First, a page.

Geophysical survey is used to map buried archaeological features. At Lochbrow we are using geophysics to add to what we already know about the archaeology from the cropmarks. As the formation of cropmarks varies considerably at Lochbrow, unresponsive areas may mask additional features, so geophysics can look into these ‘blank’ areas. Additionally, it may reveal buried features that are either unclear on the aerial photographs or would not create cropmarks, and can provide additional information about the known features.
The Lochbrow Landscape Project employs two main techniques of geophysical survey:
Magnetometry: This technique detects small changes in the earth’s magnetic field, caused by buried features and disturbances in the soil. Iron, brick, burnt soil and many types of rock, and archaeological features composed of these materials, will produce strong anomalies. Disturbed soils or decayed organic materials will produce more subtle anomalies. Magnetic survey is good for covering large areas relatively quickly, and is the main technique employed by the Lochbrow Landscape Project. We have been using a Bartington Grad 601-2 magnetometer.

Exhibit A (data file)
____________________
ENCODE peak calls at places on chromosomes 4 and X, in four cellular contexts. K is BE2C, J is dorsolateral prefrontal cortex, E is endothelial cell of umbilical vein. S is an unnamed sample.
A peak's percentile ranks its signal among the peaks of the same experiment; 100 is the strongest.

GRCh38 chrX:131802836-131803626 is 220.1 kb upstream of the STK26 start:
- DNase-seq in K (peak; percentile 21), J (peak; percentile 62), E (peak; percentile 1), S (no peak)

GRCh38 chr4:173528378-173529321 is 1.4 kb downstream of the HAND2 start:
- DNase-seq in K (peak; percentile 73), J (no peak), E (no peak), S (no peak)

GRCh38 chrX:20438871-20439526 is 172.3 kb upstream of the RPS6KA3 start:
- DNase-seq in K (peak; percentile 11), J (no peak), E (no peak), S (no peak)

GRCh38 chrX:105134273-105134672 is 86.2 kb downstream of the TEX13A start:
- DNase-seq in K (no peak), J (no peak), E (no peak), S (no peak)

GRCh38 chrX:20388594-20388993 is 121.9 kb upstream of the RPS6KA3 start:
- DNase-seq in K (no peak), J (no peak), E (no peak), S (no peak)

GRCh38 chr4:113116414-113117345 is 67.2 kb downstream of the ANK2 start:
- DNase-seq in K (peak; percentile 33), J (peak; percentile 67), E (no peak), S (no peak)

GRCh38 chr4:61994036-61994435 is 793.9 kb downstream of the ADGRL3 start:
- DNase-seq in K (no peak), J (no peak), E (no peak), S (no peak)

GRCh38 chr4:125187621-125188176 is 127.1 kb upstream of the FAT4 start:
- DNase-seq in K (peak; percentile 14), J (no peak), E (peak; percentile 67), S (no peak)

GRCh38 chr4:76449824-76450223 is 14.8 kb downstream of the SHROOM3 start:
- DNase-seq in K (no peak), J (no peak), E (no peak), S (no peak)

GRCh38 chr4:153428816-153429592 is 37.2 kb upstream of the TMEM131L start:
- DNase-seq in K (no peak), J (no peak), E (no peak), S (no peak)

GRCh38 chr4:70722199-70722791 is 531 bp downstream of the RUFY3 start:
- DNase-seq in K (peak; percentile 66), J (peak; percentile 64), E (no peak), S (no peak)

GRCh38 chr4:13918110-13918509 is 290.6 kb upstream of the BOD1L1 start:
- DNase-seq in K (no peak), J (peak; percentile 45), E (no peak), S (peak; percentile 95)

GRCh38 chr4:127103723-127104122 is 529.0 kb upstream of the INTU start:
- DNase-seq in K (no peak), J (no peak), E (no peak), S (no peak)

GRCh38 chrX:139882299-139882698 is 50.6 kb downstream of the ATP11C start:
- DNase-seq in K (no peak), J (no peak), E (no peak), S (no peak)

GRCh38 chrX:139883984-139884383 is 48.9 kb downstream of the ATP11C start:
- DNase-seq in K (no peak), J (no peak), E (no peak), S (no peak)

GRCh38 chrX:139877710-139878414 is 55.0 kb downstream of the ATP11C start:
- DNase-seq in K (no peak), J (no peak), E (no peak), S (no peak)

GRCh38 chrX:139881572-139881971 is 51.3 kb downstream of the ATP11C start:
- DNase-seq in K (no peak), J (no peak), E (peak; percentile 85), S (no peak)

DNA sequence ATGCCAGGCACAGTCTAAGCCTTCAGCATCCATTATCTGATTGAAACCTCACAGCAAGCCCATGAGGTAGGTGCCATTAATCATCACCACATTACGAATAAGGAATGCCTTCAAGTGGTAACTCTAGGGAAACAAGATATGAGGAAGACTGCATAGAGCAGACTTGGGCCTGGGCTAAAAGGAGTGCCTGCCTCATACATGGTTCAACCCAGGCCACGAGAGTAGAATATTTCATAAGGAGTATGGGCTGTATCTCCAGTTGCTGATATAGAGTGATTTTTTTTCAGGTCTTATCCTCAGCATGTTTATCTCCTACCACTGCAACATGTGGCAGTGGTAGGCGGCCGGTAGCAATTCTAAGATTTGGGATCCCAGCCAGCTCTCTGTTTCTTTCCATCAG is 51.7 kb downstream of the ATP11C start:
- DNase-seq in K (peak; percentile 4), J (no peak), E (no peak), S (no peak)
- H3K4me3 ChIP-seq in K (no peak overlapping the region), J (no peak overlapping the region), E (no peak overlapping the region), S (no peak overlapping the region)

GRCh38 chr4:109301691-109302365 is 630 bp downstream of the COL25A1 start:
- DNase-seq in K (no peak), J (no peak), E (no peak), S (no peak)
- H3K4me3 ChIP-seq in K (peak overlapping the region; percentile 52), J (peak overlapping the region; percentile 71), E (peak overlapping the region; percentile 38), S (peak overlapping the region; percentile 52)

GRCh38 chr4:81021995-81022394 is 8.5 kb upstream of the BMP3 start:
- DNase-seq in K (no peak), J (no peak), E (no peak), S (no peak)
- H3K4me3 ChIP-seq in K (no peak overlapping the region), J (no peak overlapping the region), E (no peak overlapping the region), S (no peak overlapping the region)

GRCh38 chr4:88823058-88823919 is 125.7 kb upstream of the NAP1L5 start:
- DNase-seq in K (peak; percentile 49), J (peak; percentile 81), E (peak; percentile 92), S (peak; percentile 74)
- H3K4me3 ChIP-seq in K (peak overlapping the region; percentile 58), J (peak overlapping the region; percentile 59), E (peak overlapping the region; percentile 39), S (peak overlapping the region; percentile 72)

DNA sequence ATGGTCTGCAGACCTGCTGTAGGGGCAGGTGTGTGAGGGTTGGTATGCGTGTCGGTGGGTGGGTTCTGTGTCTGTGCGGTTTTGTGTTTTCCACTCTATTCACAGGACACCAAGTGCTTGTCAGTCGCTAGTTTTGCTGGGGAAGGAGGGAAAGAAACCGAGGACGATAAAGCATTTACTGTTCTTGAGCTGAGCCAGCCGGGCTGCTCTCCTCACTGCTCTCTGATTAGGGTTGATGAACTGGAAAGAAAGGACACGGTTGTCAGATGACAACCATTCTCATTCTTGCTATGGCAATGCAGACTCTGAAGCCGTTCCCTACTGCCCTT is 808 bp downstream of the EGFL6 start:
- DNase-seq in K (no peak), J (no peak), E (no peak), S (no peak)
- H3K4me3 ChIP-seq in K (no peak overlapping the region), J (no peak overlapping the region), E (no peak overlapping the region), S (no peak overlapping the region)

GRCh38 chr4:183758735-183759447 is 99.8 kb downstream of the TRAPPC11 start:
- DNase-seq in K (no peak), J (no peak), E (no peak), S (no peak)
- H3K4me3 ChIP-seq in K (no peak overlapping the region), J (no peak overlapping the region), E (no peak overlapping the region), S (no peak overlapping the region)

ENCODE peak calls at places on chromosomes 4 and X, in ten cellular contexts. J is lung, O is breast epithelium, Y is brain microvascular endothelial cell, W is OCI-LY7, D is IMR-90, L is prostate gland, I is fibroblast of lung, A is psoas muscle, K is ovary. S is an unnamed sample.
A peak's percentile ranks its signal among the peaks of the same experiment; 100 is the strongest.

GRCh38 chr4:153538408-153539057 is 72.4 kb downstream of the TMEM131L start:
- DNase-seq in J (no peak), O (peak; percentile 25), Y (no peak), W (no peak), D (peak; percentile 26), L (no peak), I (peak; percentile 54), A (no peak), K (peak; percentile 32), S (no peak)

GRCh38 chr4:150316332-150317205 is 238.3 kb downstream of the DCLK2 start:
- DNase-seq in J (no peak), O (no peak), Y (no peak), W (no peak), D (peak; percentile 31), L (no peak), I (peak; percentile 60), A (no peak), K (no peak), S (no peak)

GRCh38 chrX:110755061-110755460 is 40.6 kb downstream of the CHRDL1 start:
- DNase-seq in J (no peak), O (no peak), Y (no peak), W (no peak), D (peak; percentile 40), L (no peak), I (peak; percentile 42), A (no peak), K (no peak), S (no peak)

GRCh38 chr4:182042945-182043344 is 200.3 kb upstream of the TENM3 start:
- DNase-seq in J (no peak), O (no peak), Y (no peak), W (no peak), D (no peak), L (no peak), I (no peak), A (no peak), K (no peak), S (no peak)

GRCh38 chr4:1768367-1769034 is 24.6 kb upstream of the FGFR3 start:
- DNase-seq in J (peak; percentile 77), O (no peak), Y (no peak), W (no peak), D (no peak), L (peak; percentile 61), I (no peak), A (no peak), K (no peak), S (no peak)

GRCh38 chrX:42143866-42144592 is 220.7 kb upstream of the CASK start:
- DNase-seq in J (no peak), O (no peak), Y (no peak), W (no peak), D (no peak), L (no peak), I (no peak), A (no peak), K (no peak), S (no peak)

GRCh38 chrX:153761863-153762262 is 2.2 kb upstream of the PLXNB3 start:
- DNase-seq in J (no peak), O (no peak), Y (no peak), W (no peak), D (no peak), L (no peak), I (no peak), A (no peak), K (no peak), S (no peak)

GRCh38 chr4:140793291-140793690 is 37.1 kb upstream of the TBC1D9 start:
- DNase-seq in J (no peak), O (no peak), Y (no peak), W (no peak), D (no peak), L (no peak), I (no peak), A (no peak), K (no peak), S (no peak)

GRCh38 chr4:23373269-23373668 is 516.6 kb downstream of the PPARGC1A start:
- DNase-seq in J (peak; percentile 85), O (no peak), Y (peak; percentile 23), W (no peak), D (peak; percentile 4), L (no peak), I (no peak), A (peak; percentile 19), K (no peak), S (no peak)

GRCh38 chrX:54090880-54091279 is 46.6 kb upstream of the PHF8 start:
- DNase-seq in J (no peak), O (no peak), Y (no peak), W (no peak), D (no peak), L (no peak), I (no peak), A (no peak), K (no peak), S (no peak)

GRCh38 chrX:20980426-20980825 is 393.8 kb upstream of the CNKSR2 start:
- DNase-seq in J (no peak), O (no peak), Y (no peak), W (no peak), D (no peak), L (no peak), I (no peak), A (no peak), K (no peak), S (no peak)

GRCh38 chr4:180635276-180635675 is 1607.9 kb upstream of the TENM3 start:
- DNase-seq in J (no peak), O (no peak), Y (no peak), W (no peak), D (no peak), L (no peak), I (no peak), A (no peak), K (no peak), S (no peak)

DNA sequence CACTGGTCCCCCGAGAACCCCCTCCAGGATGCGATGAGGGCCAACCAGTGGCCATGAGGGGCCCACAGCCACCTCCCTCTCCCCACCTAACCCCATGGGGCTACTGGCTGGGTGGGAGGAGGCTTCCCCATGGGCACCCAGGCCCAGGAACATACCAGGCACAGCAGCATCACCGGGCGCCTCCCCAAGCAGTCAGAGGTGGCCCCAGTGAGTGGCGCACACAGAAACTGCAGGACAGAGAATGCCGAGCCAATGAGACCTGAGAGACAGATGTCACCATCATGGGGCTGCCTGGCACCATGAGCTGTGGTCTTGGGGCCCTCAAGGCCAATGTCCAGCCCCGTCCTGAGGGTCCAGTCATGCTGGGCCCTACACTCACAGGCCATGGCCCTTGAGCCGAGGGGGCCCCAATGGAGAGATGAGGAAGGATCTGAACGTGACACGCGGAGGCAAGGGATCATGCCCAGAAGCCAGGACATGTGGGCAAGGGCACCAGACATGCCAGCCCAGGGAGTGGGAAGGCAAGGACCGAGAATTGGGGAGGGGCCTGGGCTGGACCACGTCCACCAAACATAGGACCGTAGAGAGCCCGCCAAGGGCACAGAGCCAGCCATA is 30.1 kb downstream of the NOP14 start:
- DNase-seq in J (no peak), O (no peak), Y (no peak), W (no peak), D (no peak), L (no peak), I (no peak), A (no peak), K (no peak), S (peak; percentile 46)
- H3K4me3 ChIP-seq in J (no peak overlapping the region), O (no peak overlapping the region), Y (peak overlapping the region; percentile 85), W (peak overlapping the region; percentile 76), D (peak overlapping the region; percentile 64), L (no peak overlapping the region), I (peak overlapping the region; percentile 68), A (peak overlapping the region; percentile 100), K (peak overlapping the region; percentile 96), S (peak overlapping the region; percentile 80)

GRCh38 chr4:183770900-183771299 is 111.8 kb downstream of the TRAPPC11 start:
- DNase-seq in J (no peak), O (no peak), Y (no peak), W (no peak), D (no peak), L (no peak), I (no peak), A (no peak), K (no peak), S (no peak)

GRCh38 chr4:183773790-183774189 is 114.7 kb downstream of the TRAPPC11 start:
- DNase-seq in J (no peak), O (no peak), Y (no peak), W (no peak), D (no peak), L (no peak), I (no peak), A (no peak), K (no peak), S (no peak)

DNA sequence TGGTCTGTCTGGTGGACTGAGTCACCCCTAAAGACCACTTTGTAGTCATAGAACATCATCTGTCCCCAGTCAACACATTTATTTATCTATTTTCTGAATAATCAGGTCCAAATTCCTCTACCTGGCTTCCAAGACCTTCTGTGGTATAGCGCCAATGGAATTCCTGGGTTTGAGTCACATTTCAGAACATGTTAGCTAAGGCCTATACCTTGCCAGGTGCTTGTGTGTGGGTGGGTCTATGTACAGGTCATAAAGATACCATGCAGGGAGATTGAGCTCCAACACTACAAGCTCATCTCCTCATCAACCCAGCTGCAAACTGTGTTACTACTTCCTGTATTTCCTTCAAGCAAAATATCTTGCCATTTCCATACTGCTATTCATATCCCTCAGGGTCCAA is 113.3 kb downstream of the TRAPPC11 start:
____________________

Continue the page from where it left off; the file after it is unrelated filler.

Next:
Resistivity: This technique passes a small electric current through the soil and measures the amount of resistance that results. Electrical resistance in the soil varies and is affected by the level of moisture in the soil. Dryer areas of soil will impede the flow of electricity and so will have a higher resistance; damper areas of soil often conduct electricity more easily than surrounding soils and will show a lower resistance. Buried archaeological features with varying moisture content, such as pits and ditches (often higher moisture content) and stone walls (often lower moisture) will therefore stand out against the soil around them. When patterns of resistance are plotted, it is often possible to identify where ditches, pits or walls exist. For the resistance survey we have been using a Geoscan RM15 twin-probe resistance meter.